More News:

Executive Branch

White House: The Office of Science and Technology Policy released a scientific integrity roadmap aimed at standardizing and improving scientific integrity policies across the federal. The framework includes a definition of scientific integrity and a model scientific integrity policy for agencies to use as they build and update their policies. The document requires all agencies to designate a scientific integrity office and requires agencies that fund, collect or oversee research to designate a chief science officer. A National Science and Technology Council subcommittee will oversee the implementation of this framework.

White House: The Biden administration released a National Strategy to Develop Statistics for Environmental Economic Decisions. This document will guide federal efforts to account for natural assets, such as land, water, minerals, animals and plants and track the role of natural capital in driving economic growth. The administration announced its plans to create natural capital accounts along with a National Nature Assessment in April 2022.

According to the White House fact sheet, the Office of Science and Technology Policy (OSTP), the Office of Management and Budget (OMB) and the U.S. Department of Commerce led the development of the final National Strategy, working with more than 27 federal departments and agencies at the table, and incorporating input received from across sectors during a public open comment period.

“Natural assets, like land and water, underpin businesses, enhance quality of life, and act as a stabilizing force for economic prosperity and opportunity. They also help counteract the destabilizing risks to our environment and markets caused by climate change and nature loss. Yet the connections between nature and the economy are not currently reflected in our national economic statistics,” wrote OSTP Director Arati Prabhakar, Commerce Secretary Gina Raimondo and OMB Director Shalanda Young, in a letter introducing the report. “The National Strategy gives us a path to change that. Clearly measuring the quantity and value of natural capital will enable more accurate economic growth forecasts and facilitate a more complete picture of economic progress to inform how we prioritize investments.”

NSF: President Joe Biden named eight new members to the National Science Board (NSB). The NSB oversee the National Science Foundation and advise the President on science and technology issues. These new members replace members who previously rotated off the board. Members serve six year, staggered terms. The new members areUniversity of Michigan education researcher Deborah Lowenberg Ball, Minerva University plant geneticist Vicki Chandler, Ohio State University geodetic engineer Dorata Grejner-Brezinska, Boeing engineer Marvi Ann Mators Rodriguez, Vanderbilt University astronomer Keivan Stassun, Oak Ridge National Laboratory materials scientist Merlin Theodore, University of Illinois Urbana-Champaign psychologist Wanda Ward and Virginia Tech engineering education expert Bevlee Watford.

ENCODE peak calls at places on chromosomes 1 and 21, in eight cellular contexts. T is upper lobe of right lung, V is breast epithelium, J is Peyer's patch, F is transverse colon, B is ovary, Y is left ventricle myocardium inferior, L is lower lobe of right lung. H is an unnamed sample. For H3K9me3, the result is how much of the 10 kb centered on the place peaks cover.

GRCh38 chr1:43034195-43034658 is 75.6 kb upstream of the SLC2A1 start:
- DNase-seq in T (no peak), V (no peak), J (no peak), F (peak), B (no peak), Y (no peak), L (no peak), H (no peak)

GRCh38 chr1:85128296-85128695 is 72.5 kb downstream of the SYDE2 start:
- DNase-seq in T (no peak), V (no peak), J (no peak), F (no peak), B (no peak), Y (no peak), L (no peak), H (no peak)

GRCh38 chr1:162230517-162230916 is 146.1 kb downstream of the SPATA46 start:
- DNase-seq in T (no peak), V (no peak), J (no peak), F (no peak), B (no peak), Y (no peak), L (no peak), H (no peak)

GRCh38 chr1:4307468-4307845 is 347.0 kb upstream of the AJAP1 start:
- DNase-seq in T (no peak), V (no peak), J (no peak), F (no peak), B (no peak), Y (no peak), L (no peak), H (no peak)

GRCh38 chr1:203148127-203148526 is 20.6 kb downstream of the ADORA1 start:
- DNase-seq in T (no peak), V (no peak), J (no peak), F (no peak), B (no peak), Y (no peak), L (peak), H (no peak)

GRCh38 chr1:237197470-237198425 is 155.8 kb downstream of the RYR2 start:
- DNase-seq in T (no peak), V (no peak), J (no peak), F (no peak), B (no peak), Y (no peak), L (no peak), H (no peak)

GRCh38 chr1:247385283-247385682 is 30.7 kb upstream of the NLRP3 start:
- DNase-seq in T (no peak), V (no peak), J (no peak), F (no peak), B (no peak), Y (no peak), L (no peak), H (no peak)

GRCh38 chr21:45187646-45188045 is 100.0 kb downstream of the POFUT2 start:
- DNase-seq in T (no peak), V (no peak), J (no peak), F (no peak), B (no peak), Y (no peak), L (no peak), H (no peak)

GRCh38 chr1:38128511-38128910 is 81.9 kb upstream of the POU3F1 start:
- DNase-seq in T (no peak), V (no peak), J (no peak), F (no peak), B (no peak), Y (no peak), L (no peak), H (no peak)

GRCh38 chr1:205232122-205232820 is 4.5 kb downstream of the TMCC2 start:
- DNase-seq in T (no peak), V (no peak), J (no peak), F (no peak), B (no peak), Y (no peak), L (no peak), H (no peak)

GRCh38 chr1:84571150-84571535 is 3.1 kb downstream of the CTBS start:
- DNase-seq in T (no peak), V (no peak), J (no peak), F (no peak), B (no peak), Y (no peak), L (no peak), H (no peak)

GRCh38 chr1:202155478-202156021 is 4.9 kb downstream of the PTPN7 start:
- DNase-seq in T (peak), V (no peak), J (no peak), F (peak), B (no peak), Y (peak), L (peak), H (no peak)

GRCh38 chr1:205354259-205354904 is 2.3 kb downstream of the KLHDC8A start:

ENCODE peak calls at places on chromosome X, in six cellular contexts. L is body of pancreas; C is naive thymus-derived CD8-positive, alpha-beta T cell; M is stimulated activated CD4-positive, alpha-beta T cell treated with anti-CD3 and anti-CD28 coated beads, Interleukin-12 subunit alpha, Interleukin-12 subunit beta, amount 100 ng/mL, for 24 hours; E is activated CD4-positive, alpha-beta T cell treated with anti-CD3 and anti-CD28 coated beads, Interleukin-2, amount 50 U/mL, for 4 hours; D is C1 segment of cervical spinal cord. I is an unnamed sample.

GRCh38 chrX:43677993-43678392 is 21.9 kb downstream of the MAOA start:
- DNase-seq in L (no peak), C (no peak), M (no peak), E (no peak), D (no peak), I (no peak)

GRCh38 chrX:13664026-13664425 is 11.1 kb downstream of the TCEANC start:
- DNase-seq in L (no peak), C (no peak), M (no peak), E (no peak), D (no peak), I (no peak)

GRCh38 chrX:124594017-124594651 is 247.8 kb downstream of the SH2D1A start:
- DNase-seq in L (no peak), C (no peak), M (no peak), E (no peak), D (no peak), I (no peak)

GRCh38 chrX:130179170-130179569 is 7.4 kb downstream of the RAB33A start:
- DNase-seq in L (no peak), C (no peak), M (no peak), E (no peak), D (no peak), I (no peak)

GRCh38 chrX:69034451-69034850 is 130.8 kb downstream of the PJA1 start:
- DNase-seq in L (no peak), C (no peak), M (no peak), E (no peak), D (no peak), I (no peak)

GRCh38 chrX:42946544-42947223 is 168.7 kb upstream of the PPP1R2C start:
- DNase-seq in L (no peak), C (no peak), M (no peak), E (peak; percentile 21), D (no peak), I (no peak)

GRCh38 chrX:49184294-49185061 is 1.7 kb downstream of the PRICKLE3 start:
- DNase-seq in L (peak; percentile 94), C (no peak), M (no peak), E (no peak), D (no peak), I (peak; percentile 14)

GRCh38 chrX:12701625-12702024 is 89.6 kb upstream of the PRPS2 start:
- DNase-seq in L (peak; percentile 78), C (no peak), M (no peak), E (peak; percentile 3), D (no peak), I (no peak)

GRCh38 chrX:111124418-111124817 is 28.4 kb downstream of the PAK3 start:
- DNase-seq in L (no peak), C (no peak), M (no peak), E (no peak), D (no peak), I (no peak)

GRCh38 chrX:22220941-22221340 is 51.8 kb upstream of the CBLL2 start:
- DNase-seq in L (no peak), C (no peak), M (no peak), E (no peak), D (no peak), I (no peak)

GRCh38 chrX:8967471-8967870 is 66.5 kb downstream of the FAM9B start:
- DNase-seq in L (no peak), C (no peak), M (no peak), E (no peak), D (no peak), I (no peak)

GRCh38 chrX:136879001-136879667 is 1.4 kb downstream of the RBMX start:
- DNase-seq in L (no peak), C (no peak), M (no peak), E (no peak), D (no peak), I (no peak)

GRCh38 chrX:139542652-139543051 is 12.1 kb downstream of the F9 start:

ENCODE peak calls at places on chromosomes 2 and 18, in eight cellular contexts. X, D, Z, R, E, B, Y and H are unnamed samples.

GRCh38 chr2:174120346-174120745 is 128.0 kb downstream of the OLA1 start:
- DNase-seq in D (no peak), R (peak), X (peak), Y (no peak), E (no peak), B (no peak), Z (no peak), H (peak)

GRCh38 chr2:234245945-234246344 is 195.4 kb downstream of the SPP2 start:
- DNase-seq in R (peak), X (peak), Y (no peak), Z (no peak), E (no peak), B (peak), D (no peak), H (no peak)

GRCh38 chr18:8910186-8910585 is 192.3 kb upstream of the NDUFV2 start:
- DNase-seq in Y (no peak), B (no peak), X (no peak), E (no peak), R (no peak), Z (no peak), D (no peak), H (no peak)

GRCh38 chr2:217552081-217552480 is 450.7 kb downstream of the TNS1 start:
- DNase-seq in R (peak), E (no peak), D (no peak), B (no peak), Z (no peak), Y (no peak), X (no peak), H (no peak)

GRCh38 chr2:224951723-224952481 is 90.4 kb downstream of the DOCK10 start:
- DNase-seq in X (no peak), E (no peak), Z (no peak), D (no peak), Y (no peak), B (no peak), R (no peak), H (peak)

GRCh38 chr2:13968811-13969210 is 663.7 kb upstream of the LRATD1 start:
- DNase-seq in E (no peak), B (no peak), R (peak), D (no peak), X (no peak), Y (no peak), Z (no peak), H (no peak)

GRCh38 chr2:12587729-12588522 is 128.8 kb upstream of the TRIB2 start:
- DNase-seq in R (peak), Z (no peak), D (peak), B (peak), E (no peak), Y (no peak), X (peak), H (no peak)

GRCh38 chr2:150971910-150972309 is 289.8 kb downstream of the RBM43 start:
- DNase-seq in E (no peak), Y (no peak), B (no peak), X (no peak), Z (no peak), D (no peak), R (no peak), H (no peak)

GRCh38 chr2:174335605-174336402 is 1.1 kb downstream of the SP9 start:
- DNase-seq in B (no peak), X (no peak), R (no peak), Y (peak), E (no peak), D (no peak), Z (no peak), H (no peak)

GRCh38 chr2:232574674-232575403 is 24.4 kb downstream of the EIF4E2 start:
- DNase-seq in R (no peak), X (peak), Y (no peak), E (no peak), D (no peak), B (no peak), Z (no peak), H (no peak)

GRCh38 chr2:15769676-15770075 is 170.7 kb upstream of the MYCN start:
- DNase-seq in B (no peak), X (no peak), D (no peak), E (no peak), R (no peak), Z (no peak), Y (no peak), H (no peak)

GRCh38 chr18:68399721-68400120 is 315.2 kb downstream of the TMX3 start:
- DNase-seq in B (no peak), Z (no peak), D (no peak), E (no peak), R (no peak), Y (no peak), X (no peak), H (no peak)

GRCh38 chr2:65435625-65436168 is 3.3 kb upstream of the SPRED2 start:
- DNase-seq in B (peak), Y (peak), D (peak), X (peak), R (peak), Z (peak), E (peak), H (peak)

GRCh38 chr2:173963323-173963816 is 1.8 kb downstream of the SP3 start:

USDA: Agriculture Secretary Tom Vilsack announced that the Biden administration will invest $490 million, with funding coming from the Bipartisan Infrastructure Law and the Inflation Reduction Act, towards reducing wildfire risk in 11 landscapes in California, Arizona, Idaho, Nevada, Oregon, Utah and Washington. All of the projects are in areas that the Forest Service as identified as high priority “firesheds” in its Wildfire Crisis Strategy.

More News:




Scientific Community

White House: The US Global Change Research Program (USGCRP) is holding two in-person public engagement sessions about the National Nature Assessment in Washington, DC next week.

One event will take place at the Smithsonian Museum of Natural History Jan. 31 from 3:00-5:00. The speakers include Dr. Rebecca Johnson (Smithsonian), Dr. Jane Lubchenco (White House Office of Science and Technology Policy) and Dr. Heather Tallis (USGCRP). The event is free and open to the public, but registration is required and will be capped at 200 people. Register at this link:

The second event is hosted by the American Society of Civil Engineers takes place at the Reservoir Center for Water Solutions (301 Water Street SE) from 10:00am to 12:00pm. The speakers include American Society for Civil Engineers President Maria Lehman, Mike Connor (Assistant Secretary of the Army for Civil Works), Dr. Jane Lubchenco (White House Office of Science and Technology Policy) and Dr. Heather Tallis (USGCRP). The event is free and open to the public, but registration is required and will be capped at 150 people. Register at this link:

In April 2022, the Biden administration announced the launch of the first-ever U.S. National Nature Assessment (NNA). Led by the U.S. Global Change Research Program, this report will assess the state of the U.S.’s lands, waters and wildlife and the specific benefits that they provide. The assessment will also allow the country to look ahead at how nature might change in the future and identify opportunities for investments in nature to help achieve climate, health, environmental justice and economic goals. USGRP is currently seeking input from the scientific community, stakeholders and the public about the scope of the National Nature Assessment. For more information about the National Nature Assessement, see the ESA website.

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ESA’s policy activities work to infuse ecological knowledge into national policy decisions through activities such as policy statements, Capitol Hill briefings, Congressional Visits Days, and coalition involvement. Policy News Updates are bi-monthly summaries of major environmental and science policy news. They are produced by the Public Affairs Office of the Ecological Society of America.